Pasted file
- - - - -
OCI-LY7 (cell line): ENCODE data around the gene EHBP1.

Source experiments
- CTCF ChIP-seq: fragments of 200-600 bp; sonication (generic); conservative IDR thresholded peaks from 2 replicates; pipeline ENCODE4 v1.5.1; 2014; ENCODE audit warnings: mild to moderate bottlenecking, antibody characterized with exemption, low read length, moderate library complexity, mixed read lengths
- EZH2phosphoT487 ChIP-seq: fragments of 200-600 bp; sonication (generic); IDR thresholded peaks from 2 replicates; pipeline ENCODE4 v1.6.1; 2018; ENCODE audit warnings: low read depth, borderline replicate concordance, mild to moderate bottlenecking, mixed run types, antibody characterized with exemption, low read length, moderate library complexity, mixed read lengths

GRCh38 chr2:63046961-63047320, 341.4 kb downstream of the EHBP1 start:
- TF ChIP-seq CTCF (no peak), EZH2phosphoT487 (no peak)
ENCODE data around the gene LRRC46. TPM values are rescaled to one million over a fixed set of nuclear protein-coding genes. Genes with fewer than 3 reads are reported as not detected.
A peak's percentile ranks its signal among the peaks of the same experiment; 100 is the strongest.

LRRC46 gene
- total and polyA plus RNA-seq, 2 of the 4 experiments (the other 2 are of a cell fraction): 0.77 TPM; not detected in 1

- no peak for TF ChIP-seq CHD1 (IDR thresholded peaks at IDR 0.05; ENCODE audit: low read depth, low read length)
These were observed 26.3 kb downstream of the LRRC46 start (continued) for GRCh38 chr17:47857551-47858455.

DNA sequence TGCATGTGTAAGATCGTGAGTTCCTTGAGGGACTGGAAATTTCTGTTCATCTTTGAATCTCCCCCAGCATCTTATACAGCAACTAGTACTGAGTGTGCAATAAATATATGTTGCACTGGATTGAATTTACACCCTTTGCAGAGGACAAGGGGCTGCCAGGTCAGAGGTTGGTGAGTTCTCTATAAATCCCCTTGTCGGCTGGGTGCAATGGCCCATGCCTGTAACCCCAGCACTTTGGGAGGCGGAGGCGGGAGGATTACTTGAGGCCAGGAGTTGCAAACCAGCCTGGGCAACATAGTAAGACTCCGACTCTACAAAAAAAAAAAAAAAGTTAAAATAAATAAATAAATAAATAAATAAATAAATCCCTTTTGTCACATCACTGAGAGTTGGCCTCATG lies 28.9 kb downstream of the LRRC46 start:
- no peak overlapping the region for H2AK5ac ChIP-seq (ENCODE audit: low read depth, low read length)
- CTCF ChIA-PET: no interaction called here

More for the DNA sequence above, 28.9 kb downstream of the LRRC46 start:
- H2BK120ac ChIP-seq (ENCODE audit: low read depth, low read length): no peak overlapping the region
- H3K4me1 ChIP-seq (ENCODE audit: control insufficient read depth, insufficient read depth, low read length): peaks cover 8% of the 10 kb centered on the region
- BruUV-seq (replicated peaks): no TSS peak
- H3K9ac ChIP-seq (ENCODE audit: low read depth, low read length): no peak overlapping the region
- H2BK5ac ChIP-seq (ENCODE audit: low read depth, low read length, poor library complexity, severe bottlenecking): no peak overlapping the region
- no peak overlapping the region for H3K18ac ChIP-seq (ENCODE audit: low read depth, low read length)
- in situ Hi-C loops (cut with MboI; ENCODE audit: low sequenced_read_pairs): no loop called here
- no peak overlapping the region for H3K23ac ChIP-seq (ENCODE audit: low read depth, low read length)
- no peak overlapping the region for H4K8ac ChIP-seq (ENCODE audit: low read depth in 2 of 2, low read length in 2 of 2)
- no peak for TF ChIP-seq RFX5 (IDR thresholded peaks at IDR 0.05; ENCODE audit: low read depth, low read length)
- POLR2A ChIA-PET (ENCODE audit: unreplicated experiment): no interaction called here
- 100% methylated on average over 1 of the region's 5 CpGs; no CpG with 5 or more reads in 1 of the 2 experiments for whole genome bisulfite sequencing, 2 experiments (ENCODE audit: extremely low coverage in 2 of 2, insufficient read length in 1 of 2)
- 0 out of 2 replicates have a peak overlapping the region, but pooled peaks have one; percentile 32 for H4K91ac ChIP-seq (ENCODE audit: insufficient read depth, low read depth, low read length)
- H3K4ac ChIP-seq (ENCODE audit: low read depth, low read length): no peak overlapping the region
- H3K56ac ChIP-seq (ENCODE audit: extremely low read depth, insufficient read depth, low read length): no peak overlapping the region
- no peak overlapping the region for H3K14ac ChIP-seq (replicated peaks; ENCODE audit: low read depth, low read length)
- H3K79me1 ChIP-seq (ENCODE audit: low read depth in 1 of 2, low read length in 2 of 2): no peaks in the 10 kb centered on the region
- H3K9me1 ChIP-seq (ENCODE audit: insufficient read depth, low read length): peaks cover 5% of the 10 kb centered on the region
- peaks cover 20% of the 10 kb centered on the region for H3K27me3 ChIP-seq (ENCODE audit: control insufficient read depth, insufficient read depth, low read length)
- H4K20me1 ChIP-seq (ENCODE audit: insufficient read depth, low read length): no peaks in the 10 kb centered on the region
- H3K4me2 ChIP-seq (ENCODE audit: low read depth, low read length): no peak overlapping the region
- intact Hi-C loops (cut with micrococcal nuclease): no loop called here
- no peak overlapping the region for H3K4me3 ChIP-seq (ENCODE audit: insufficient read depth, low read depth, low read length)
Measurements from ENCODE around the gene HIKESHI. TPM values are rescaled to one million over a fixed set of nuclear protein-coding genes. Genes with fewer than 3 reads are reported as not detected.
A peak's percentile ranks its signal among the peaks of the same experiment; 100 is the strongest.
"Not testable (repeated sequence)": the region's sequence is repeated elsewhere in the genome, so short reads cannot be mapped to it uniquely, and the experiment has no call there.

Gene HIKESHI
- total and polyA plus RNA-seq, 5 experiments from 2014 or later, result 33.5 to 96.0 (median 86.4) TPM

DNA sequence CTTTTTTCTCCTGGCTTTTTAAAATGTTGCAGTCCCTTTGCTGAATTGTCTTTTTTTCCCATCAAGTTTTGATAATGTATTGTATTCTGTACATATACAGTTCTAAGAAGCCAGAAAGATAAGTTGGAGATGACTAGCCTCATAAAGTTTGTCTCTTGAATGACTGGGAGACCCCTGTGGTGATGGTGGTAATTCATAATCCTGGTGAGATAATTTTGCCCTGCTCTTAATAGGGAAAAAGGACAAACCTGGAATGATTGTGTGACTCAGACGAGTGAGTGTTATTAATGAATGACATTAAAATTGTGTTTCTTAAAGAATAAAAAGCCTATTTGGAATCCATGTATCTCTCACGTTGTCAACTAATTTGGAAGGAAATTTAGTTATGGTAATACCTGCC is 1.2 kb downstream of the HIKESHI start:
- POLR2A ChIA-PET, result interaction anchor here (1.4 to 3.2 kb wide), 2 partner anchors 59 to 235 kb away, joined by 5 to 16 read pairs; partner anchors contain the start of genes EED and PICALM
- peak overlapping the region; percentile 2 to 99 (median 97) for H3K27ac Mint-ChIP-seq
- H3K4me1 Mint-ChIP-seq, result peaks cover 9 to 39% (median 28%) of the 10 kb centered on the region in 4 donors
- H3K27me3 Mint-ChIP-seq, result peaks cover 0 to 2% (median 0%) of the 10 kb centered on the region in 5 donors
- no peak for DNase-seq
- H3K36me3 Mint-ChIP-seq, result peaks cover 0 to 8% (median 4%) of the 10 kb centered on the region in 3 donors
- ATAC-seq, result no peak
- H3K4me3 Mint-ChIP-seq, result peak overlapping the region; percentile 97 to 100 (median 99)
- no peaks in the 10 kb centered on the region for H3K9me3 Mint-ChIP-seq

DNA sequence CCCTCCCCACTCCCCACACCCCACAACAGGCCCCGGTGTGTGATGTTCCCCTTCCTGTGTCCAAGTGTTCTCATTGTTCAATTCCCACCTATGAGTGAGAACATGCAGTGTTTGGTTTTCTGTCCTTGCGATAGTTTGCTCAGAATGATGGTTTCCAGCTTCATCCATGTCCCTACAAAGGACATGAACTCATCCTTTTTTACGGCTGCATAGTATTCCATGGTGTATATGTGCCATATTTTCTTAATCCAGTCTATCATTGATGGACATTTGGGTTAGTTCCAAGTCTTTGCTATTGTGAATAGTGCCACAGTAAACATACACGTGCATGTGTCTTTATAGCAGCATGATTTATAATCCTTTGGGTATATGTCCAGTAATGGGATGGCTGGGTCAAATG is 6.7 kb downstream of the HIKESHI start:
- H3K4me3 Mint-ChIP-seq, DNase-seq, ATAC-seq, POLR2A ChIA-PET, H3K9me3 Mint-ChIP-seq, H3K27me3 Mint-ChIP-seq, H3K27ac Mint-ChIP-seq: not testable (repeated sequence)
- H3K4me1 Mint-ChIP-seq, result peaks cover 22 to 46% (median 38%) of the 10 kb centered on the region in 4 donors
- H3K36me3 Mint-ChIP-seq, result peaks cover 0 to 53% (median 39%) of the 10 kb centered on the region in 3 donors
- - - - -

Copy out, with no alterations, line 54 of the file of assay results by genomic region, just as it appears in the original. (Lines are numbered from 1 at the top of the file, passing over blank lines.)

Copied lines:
- no peaks in the 10 kb centered on the region for H3K9me3 Mint-ChIP-seq